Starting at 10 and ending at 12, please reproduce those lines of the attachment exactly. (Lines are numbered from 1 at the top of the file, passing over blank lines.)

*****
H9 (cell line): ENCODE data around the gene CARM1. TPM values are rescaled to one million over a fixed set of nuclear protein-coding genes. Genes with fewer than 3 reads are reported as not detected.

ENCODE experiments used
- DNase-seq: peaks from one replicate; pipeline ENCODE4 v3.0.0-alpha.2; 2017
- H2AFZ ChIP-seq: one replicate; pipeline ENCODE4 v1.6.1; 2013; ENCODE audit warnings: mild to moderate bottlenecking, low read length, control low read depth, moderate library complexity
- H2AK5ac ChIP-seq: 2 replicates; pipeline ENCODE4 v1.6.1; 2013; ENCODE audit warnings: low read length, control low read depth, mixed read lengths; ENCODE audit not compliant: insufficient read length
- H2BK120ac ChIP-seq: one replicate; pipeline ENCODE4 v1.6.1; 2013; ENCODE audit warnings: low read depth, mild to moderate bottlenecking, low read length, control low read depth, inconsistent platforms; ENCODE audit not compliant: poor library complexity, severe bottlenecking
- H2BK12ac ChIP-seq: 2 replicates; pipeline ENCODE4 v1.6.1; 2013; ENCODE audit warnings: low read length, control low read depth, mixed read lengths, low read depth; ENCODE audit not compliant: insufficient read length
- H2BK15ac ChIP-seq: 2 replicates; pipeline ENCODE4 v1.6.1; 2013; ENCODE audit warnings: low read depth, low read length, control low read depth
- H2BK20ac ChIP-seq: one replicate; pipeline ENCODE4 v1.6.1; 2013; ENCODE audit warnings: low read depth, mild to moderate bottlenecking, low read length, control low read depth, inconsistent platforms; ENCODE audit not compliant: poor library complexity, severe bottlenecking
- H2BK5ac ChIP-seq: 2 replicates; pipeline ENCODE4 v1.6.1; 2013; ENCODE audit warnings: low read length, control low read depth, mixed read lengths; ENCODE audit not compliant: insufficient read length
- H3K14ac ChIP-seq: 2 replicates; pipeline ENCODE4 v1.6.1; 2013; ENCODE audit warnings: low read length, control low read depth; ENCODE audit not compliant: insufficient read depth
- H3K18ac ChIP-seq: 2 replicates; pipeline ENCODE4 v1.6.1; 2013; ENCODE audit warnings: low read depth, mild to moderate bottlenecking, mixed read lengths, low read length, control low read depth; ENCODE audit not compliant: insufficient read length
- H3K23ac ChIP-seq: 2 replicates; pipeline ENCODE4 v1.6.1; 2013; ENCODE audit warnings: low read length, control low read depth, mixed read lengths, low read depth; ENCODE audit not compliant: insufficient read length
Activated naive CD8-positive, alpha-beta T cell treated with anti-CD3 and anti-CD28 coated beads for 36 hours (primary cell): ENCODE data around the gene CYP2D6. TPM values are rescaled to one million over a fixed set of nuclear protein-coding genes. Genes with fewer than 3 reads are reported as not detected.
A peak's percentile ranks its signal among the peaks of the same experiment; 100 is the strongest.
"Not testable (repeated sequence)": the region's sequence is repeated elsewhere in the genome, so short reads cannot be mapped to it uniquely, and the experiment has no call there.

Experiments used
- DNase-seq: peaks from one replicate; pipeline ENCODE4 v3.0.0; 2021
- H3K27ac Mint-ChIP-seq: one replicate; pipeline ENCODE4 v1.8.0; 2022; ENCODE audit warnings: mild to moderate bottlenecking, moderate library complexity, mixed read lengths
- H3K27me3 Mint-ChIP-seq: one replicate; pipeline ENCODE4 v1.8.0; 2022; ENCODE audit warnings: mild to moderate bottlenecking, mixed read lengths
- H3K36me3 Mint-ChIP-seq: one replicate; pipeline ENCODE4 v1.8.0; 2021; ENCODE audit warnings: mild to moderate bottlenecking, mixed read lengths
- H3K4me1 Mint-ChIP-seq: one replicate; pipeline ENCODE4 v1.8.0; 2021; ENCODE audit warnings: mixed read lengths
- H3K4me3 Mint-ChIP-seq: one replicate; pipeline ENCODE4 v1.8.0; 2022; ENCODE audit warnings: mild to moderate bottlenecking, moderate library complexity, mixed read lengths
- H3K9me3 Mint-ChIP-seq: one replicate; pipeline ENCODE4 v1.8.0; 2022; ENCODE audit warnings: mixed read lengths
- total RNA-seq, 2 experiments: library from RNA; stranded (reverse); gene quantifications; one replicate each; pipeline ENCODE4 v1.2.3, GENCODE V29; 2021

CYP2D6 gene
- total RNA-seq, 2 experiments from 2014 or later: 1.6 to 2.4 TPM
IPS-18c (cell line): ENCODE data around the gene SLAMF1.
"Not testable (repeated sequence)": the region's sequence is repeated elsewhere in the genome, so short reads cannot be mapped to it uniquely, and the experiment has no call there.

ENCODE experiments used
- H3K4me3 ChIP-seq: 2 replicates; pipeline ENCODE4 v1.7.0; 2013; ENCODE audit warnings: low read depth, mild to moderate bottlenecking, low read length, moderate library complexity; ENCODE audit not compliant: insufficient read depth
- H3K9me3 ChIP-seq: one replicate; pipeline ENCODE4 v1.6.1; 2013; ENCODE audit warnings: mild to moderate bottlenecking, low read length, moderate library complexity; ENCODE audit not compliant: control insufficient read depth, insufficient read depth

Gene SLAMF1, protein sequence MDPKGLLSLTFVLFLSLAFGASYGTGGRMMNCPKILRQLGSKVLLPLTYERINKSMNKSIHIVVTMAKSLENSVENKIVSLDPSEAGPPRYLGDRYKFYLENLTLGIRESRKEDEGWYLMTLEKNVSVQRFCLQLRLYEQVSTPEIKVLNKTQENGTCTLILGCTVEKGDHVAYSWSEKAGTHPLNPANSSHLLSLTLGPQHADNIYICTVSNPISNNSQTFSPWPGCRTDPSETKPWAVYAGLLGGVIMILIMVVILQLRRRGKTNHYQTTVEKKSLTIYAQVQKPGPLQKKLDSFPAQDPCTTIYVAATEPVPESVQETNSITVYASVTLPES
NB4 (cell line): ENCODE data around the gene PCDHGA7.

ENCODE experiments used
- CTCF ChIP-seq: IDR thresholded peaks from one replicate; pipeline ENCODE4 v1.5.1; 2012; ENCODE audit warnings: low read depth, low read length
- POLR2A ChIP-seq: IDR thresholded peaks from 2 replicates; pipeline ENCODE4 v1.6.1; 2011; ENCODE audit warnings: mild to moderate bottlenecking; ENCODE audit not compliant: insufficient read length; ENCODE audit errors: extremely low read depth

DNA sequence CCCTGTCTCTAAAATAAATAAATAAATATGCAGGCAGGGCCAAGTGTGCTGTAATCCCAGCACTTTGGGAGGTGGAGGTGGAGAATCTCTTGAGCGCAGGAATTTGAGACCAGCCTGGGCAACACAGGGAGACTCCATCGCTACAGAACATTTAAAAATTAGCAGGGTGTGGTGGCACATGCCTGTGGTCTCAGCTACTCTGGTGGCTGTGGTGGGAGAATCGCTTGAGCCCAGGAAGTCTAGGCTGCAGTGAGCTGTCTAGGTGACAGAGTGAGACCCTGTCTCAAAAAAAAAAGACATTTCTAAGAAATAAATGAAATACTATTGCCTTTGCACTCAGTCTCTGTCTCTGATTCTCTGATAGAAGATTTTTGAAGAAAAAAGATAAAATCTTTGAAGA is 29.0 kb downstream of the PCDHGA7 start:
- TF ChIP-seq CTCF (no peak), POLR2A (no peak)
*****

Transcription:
- H2BK5ac ChIP-seq: 2 replicates; pipeline ENCODE4 v1.6.1; 2013; ENCODE audit warnings: low read length, control low read depth, mixed read lengths; ENCODE audit not compliant: insufficient read length
- H3K14ac ChIP-seq: 2 replicates; pipeline ENCODE4 v1.6.1; 2013; ENCODE audit warnings: low read length, control low read depth; ENCODE audit not compliant: insufficient read depth
- H3K18ac ChIP-seq: 2 replicates; pipeline ENCODE4 v1.6.1; 2013; ENCODE audit warnings: low read depth, mild to moderate bottlenecking, mixed read lengths, low read length, control low read depth; ENCODE audit not compliant: insufficient read length